Two states reveal the realities of the 2014 election ‘enthusiasm gap’

Senator Mark Udall joined Sandy Gutierrez (to his left), the president and CEO of the Latino Chamber of Commerce of Pueblo, at a Senate Democratic Hispanic Task Force meeting in Washington, D.C., to talk about innovative ways to encourage job growth acros

There is some evidence to suggest Mark Udall’s defeat can be chalked up, in part, to a far bigger dip in midterm turnout for Colorado Democrats when compared with the GOP.

As the holiday season moved along, election officials nationwide completed the process of declaring official the results of the 2014 midterm election cycle. On the whole, of course, said cycle was a tremendous disappointment for Democrats, who saw control of the United States Senate wrested from their grasp, as well as reduced numbers in the U.S. House.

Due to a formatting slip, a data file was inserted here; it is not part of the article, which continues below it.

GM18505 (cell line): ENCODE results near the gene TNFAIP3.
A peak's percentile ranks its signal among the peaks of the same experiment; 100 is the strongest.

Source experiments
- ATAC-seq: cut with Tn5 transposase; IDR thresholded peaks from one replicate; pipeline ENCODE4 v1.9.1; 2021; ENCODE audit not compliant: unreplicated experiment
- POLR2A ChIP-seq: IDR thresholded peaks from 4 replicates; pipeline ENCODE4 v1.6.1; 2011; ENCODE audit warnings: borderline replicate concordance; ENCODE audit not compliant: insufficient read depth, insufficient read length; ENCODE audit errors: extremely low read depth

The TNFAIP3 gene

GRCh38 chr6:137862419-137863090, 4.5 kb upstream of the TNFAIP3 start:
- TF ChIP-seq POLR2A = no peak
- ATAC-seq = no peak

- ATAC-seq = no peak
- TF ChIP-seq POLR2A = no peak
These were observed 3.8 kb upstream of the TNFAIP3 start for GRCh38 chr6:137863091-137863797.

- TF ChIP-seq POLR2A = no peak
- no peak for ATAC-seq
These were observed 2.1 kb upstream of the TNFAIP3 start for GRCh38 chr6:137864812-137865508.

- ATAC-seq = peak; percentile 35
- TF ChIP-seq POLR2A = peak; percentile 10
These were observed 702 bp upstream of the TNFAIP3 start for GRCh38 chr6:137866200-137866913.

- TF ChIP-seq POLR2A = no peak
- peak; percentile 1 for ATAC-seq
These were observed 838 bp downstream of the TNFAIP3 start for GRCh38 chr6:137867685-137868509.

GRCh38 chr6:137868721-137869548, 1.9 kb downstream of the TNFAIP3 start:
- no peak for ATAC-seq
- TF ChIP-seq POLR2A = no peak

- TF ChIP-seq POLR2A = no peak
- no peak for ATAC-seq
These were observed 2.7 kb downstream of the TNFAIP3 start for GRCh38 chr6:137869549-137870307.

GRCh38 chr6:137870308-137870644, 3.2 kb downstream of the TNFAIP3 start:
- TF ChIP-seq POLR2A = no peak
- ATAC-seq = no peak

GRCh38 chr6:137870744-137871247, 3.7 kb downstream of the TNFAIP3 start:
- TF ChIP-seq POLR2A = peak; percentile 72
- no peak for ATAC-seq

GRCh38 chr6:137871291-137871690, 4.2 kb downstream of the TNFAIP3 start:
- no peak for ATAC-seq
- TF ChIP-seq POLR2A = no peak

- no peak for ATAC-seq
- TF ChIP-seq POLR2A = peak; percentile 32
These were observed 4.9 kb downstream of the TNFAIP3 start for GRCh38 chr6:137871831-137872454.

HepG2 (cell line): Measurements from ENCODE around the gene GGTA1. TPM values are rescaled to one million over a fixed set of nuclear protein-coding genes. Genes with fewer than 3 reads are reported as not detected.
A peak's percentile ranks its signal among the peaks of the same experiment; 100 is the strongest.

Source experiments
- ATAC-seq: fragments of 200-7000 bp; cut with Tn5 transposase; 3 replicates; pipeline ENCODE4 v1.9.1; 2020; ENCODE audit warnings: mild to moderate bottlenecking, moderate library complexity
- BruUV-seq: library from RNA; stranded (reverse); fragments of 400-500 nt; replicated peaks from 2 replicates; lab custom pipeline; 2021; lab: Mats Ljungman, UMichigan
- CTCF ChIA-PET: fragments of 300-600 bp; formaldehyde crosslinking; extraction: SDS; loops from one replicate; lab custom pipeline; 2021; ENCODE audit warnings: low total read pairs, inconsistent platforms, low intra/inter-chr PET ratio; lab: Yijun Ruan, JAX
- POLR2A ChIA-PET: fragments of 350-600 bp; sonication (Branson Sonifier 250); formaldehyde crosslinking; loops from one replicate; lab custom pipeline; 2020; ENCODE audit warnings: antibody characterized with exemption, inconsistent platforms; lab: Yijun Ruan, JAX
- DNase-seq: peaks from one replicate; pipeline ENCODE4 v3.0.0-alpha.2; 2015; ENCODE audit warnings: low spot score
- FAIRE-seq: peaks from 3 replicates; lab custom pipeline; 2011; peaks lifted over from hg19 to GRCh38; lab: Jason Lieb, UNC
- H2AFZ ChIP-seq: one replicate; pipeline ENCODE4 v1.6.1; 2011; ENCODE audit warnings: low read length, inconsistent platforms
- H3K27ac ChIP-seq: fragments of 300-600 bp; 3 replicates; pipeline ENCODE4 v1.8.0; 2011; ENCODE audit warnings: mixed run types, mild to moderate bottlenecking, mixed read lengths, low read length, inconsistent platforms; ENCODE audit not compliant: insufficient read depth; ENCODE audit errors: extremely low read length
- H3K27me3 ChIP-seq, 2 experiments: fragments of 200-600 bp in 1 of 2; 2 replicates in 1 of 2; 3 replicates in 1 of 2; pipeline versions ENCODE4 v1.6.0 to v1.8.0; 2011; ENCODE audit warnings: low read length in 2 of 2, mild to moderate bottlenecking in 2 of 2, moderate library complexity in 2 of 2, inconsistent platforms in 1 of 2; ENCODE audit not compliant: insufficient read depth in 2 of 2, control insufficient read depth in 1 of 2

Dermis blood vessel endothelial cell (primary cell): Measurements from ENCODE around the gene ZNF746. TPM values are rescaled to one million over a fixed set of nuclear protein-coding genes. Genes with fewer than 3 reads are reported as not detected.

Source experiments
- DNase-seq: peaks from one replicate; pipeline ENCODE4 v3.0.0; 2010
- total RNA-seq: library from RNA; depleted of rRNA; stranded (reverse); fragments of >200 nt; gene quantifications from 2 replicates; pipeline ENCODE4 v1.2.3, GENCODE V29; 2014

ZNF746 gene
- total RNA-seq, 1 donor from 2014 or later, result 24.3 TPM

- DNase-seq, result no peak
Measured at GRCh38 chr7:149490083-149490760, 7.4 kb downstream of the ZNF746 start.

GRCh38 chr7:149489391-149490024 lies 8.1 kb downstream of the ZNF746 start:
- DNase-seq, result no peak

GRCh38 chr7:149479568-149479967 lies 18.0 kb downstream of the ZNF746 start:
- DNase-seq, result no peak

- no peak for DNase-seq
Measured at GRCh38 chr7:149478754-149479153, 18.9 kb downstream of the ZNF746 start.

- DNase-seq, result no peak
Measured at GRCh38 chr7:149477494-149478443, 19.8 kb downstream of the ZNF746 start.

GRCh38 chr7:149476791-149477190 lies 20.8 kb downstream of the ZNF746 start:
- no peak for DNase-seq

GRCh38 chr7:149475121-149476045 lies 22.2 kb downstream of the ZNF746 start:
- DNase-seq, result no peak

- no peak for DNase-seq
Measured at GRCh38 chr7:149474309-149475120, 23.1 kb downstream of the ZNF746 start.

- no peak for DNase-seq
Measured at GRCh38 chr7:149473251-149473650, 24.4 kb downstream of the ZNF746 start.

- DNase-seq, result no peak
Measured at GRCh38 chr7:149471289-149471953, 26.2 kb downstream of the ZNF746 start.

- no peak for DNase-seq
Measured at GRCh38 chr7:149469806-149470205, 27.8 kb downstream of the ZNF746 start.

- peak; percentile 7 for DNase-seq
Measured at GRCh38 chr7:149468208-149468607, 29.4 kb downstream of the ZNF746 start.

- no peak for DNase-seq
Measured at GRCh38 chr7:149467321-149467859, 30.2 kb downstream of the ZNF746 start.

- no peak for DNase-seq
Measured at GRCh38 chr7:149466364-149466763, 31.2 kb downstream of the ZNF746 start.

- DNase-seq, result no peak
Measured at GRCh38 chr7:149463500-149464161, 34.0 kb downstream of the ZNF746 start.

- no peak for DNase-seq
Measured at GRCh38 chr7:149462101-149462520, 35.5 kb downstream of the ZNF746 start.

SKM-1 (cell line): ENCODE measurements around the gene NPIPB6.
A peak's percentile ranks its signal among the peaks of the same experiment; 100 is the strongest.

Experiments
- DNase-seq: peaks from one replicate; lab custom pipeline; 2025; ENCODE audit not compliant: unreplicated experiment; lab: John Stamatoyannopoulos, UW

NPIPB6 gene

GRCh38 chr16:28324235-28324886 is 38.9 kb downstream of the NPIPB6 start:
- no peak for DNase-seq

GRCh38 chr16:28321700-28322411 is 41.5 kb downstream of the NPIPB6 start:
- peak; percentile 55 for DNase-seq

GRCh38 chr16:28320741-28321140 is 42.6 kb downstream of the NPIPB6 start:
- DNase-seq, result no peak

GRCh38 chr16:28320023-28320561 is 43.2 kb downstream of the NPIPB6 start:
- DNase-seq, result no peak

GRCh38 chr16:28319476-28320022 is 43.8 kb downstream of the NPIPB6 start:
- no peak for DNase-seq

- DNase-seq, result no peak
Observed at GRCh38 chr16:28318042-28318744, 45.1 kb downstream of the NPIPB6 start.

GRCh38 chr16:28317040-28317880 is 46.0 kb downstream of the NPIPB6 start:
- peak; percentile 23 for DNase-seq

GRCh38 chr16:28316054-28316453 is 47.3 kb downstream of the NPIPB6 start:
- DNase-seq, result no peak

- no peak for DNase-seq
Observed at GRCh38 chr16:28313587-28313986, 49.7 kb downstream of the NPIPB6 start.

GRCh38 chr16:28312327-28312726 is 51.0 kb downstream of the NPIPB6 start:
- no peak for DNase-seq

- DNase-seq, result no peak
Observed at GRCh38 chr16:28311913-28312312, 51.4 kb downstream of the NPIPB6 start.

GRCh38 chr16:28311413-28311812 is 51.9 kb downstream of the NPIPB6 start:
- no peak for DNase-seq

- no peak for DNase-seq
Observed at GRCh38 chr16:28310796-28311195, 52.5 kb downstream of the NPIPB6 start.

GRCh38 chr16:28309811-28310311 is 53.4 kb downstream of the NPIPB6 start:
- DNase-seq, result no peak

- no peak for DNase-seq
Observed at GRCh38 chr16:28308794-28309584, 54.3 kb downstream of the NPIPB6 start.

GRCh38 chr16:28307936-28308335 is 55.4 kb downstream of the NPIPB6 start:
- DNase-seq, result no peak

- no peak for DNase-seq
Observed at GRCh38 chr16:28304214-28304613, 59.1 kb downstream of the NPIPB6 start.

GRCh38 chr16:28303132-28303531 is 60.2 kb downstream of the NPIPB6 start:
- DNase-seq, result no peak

At the state level, a disappointing evening in the battle over the three dozen governorships (Democrats had long been favored to hold serve, if not pick off one to three seats) culminated in the fewest number of Democratic governors in over a decade. Meanwhile, the blue team also took a substantial hit at the state legislative level, where several chambers were flipped in the direction of the GOP and the GOP made at least nominal gains in all but a handful of legislatures.

In the postmortem, one of the articles of faith among those trying to divine what went wrong for the Democrats was that flagging base turnout bore at least some of the blame for the outcome. As we now have more data to peruse (with, surely, more to come), the numbers provide some fairly compelling evidence for that thesis.

Even in states with comparably decent turnout, Democratic turnout seems to have tanked in comparison to their GOP foes. In states where turnout flagged, that characteristic was positively glaring. Head beyond the fold to look at two representative states (Colorado and Nevada), and a look at the D/R voting chasm that took place two short months ago.

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